15 Carol Goodman Quotes on The Drowning Tree, Freezing and Humor - Quotes.pub

Here you will find all the famous Carol Goodman quotes. There are more than 15 quotes in our Carol Goodman quotes collection. We have collected all of them and made stunning Carol Goodman wallpapers & posters out of those quotes. You can use this wallpapers & posters on mobile, desktop, print and frame them or share them on the various social media platforms. You can download the quotes images in various different sizes for free. In the below list you can find quotes in various categories like The Drowning Tree, Freezing and Humor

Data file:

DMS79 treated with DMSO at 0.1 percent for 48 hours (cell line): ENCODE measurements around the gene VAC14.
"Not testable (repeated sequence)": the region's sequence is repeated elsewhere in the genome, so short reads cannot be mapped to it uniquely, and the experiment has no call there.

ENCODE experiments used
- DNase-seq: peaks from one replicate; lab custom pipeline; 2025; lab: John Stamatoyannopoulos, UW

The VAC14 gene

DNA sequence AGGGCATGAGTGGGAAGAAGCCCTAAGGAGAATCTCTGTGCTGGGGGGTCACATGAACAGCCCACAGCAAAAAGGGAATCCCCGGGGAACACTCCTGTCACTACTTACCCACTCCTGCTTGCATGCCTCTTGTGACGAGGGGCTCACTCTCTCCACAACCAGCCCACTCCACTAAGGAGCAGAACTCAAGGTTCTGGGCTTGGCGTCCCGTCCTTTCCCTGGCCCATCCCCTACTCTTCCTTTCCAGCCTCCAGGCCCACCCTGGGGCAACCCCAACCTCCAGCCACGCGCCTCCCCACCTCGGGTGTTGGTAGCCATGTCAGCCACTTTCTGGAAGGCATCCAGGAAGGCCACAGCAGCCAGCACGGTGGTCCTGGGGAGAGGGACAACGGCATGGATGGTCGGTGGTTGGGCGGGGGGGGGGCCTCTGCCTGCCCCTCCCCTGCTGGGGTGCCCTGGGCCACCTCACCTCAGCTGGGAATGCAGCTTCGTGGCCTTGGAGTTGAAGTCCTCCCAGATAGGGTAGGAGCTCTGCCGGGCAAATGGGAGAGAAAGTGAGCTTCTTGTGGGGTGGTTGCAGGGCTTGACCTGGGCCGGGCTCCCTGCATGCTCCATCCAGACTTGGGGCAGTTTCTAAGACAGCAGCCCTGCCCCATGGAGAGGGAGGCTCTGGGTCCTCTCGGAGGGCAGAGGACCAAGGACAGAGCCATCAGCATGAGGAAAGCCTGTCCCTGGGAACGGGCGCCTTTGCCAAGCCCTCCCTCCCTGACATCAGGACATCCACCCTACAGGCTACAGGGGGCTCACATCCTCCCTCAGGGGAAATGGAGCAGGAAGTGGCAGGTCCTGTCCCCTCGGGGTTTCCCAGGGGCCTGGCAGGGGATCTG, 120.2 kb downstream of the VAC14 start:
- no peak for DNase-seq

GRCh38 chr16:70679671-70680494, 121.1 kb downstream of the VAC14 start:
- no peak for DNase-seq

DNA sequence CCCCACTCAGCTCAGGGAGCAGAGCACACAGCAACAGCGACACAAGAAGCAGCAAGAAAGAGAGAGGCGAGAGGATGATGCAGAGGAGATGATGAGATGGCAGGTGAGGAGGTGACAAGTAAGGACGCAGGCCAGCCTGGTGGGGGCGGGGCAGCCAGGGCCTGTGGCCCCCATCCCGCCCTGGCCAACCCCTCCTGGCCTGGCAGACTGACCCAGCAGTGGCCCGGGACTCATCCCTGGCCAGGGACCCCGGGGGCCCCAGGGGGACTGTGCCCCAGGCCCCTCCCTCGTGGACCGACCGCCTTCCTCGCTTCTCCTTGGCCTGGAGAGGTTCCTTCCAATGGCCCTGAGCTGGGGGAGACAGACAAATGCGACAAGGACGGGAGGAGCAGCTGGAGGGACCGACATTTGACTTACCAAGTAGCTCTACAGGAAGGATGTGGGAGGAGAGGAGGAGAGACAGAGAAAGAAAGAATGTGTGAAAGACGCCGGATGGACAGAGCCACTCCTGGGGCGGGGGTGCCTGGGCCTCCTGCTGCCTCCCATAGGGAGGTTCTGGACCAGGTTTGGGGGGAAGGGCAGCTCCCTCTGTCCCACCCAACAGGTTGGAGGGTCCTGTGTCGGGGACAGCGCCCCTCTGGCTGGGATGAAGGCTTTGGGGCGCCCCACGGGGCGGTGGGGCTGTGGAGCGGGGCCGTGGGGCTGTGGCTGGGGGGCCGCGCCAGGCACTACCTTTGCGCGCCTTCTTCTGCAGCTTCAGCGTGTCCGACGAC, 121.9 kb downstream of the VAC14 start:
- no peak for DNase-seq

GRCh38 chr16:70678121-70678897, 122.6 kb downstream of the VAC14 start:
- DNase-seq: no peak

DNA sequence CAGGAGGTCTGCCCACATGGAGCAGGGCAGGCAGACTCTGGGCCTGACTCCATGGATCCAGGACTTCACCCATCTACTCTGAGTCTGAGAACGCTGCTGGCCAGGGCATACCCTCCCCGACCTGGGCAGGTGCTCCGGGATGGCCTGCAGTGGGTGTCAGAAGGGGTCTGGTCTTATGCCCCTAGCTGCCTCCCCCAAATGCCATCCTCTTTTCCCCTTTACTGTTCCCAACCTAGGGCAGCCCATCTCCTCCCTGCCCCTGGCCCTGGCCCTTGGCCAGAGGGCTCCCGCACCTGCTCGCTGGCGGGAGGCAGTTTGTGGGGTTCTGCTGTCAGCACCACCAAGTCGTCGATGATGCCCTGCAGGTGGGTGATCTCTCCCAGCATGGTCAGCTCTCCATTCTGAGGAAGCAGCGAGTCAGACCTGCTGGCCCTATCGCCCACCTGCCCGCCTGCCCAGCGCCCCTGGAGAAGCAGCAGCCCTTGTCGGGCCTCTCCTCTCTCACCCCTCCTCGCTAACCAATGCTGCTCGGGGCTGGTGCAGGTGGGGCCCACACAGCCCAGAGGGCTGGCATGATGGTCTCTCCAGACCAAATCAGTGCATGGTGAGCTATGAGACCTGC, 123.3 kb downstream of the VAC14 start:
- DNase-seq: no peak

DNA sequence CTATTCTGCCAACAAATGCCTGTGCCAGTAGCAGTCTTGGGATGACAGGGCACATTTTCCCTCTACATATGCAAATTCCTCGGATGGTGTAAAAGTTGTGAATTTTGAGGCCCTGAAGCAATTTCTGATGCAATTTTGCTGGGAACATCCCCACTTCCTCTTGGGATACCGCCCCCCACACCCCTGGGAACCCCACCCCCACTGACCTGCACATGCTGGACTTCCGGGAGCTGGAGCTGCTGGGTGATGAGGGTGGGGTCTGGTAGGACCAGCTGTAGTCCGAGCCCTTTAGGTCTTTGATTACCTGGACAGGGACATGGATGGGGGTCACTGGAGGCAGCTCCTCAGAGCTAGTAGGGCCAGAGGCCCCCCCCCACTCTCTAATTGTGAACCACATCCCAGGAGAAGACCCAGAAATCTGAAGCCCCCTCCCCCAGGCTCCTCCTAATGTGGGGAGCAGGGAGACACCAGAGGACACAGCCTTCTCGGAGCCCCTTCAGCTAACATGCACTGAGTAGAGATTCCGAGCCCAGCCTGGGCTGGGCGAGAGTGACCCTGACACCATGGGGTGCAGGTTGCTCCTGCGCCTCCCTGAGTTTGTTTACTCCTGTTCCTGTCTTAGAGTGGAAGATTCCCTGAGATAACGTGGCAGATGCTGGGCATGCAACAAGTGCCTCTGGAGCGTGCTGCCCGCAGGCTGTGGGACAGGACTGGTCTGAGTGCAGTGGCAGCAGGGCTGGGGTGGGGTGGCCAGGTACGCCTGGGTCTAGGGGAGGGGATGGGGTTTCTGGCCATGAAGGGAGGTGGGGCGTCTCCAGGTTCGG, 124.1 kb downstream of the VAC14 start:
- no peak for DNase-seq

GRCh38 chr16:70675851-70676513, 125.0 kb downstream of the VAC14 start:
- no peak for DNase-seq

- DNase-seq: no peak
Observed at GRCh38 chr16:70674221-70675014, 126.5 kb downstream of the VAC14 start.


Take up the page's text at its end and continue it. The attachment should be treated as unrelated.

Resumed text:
I am glad when we enter the conference room that Chihiro made sure I wasn’t late to the meeting. Not only does my appearance cut short several whispered confabs in the corners of the room (confirming her suspicion that people would have used my lateness as a chance to talk about me), but I also get to take my favorite seat: at the far end of the table next to my favorite monkey. I’ve never quite understood how the monkeys got here. The fresco on the ceiling of this room –originally the formal dining room- is modeled on the one in the formal dining room at La Civetta. It depicts a lemon-covered pergola in a garden. An assortment of birds –doves, sparrows, and long-tailed peacocks – roost on the wooden struts. In the original fresco, fat cupids also frolic amidst the greenery, their chubby feet dangling precariously from their perches. In one corner a plaster foot even protrudes from the frescoed surface. In this New York version of the fresco, there are monkeys instead of cupids: monkeys peering out between leafy branches and monkeys dangling by their tails from the wooden slats of the pergola. If you look carefully (and I have had ample opportunity through long and tedious budget reviews to examine every inch of the palatial room), you can even find a few monkeys that have climbed down from the pergola and found their way into the formal dining room to perform rude and unspeakable acts... My favorite monkey, though, is the little one who peers out from behind the leafy fronds of an aspidistra, making an obscene gesture I have seen only on the streets of Italy. I always sit right next to him. He gives me some relief for the sentiments I am unable to express in the course of department meetings.